Time-of-day-dependent changes in neuronal/hormonal activities  

June 20, 2012

Working hypothesis for the temporal regulation of the ovulatory cycle in the female medaka © Yoshitaka Oka
Toward the evening of Day 1, GnRH1 neuronal activity increases, leading to increased GnRH release. The GnRH peptide stimulates pituitary gonadotropes to release LH within several seconds and causes the LH surge, which triggers ovulation during the night. The GnRH peptide simultaneously acts on the pituitary gonadotropes to increase the transcription of lhb mRNA over the course of several hours, and the synthesized LH will be the source for LH surge on Day 2.

Temporal regulation of reproduction by coordinating endogenous physiological conditions and behaviors is important for successful reproduction. Here, Prof. Oka and his research group at the Department of Biological Sciences, Graduate School of Science, the University of Tokyo, examined the temporal regulation of reproduction by measuring time-of-day-dependent changes in the electrical activity of Gonadotropin-releasing Hormone 1 (GnRH1) peptidergic neurons and in levels of expression of pituitary gonadotropin mRNA using a daily spawning teleost, medaka (Oryzias latipes). They first performed on-cell patch-clamp electrophysiological recordings from GnRH1 neurons that directly project to the pituitary, using gnrh1-green fluorescent protein (GFP) transgenic medaka. The spontaneous firing activity of GnRH1 neurons showed time-of-day-dependent changes: overall, the firing activity in the afternoon was higher than in the morning. They next examined the daily changes in the pituitary gonadotropin transcription level. The expression levels of lhb and fshb mRNA also showed changes related to time of day, peaking during the lights-off period. They finally analyzed effects of GnRH on the pituitary. They demonstrated that incubation of isolated pituitary with GnRH increases lhb mRNA transcription several hours after GnRH stimulation, unlike the well-known immediate LH releasing effect of GnRH. From these results, they propose a working hypothesis concerning the temporal regulation of the ovulatory cycle (equivalent to the human menstrual cycle) in the brain and pituitary of female medaka. Their results provide a promising animal model and a solid working hypothesis for the study of the neuronal/hormonal regulating mechanisms of reproduction in vertebrate species including humans.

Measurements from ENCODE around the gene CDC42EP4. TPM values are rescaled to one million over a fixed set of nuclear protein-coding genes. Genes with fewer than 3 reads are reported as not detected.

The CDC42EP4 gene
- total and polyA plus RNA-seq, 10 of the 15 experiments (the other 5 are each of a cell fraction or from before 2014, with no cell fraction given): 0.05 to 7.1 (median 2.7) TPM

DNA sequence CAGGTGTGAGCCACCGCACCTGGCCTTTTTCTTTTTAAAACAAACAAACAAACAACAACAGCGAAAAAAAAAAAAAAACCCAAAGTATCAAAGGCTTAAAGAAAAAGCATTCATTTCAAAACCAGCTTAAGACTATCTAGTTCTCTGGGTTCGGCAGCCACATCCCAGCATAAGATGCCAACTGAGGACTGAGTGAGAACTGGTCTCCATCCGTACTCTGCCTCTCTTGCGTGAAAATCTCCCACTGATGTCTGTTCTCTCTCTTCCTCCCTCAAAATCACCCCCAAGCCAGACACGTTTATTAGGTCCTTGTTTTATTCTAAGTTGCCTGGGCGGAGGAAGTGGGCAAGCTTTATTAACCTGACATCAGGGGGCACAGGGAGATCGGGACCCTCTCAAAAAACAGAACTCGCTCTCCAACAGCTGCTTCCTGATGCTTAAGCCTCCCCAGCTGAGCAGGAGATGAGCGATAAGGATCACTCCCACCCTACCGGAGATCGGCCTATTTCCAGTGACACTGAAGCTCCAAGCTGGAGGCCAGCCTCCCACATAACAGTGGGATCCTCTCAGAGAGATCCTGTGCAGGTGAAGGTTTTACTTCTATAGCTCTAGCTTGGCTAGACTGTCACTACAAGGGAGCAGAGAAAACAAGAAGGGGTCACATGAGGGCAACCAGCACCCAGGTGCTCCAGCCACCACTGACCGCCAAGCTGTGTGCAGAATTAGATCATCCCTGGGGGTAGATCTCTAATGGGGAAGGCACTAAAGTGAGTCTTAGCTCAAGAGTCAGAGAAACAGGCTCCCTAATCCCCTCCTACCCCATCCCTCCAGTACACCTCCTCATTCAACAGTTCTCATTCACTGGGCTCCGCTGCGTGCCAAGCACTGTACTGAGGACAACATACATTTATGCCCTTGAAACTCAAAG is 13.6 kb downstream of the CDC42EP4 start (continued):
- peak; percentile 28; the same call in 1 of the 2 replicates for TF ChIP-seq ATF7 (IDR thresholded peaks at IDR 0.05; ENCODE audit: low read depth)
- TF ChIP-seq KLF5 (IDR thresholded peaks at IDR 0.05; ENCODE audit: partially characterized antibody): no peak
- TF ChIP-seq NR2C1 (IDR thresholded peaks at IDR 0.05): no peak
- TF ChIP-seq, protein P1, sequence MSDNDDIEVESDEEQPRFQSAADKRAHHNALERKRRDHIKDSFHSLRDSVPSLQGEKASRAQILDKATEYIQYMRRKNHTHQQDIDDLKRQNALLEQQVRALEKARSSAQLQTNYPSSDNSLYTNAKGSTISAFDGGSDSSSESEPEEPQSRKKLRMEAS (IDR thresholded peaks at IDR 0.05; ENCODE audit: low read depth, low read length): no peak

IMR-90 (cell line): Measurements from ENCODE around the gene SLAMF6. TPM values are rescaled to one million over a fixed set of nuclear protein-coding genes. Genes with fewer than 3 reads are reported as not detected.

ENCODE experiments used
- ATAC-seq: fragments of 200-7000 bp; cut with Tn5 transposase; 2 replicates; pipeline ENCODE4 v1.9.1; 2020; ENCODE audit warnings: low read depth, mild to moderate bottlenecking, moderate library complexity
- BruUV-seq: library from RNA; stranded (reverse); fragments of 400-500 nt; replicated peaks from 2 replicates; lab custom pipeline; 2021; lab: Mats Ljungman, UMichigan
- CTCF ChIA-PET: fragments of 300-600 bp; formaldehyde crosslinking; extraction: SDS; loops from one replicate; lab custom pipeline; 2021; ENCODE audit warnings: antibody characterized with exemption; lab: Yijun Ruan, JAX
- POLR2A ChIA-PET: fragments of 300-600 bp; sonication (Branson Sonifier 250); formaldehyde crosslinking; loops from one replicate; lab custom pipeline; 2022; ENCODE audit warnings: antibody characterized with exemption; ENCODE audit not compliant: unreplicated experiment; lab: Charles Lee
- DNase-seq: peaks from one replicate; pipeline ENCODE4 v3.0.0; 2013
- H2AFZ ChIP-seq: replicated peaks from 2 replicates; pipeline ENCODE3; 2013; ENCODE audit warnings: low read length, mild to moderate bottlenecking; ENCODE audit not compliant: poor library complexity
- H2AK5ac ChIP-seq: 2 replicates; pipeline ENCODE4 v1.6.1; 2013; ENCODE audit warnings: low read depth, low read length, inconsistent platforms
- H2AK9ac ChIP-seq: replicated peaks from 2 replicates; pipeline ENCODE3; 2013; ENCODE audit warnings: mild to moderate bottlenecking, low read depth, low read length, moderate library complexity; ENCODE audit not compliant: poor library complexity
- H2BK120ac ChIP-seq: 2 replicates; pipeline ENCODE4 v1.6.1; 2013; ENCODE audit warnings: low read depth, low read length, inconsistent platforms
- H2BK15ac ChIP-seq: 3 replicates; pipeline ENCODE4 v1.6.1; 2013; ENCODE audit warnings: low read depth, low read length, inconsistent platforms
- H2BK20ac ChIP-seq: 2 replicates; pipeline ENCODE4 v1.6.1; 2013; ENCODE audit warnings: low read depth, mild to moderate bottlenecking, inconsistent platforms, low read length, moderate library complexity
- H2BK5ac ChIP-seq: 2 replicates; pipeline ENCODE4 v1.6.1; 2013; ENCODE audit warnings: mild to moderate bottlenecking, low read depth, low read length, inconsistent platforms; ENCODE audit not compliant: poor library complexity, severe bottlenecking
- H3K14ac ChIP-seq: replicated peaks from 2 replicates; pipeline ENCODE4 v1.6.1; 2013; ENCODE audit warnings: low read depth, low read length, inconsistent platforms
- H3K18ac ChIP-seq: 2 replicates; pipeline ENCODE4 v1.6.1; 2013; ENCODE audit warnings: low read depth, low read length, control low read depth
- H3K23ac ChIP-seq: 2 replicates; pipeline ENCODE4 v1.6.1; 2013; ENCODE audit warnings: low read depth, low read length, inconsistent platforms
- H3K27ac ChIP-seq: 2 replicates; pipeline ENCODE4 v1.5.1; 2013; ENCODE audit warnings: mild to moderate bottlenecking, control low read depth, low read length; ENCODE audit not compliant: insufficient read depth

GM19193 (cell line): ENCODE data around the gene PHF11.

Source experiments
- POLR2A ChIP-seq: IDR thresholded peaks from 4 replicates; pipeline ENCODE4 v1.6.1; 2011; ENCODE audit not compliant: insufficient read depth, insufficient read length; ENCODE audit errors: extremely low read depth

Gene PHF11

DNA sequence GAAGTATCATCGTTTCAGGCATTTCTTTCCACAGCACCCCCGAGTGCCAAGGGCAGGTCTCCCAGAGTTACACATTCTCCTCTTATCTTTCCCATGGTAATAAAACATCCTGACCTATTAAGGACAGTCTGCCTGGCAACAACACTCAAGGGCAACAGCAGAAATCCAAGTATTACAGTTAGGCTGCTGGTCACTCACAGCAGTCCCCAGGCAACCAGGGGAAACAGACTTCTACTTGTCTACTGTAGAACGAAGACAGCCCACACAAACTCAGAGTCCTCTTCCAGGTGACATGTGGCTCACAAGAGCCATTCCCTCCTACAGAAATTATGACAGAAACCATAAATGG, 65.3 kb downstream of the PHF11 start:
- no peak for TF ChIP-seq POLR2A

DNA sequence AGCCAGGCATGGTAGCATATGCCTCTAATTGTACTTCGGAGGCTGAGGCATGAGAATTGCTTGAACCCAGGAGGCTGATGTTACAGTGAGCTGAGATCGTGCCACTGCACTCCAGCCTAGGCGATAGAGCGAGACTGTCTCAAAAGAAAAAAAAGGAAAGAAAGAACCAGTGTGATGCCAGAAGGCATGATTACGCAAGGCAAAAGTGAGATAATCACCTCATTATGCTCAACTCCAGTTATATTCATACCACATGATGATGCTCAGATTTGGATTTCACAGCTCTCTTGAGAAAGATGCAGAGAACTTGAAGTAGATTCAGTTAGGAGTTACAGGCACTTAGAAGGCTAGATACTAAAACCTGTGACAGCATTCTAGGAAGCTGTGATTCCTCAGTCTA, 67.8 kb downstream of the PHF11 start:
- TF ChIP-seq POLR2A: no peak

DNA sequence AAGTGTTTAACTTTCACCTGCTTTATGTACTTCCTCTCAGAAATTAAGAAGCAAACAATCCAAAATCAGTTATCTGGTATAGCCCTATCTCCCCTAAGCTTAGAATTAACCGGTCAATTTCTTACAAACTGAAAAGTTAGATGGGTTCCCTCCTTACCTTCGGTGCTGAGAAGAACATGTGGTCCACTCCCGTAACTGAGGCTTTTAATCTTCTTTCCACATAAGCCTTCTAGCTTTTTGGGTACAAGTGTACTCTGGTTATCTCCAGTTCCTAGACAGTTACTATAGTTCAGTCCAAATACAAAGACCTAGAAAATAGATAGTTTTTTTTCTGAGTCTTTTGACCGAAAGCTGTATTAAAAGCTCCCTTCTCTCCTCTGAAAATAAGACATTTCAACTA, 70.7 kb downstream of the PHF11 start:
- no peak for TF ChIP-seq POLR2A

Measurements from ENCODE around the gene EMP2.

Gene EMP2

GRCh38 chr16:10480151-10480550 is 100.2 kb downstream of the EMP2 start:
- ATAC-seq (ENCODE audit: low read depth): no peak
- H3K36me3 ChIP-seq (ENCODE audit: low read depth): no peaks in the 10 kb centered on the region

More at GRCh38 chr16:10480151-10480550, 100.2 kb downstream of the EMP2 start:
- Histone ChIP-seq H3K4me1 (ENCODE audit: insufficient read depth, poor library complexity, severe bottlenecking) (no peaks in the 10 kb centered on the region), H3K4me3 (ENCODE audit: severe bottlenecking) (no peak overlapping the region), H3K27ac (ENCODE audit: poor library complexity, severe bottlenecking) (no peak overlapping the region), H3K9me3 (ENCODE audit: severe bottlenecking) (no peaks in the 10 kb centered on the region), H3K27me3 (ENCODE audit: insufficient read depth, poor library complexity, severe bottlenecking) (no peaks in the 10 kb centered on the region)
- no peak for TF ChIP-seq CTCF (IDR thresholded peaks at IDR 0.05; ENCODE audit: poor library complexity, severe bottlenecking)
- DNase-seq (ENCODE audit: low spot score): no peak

Press release (Japanese)


Tomomi Karigo, Shinji Kanda, Akiko Takahashi, Hideki Abe, Kataaki Okubo ,Yoshitaka Oka
“Time-of-Day-Dependent Changes in GnRH1 Neuronal Activities and Gonadotropin mRNA Expression in a Daily Spawning Fish, Medaka” ,
Endocrinology Online Edition: 2012/April/27 (Japan time), doi: 10.1210/en.2011-2022.
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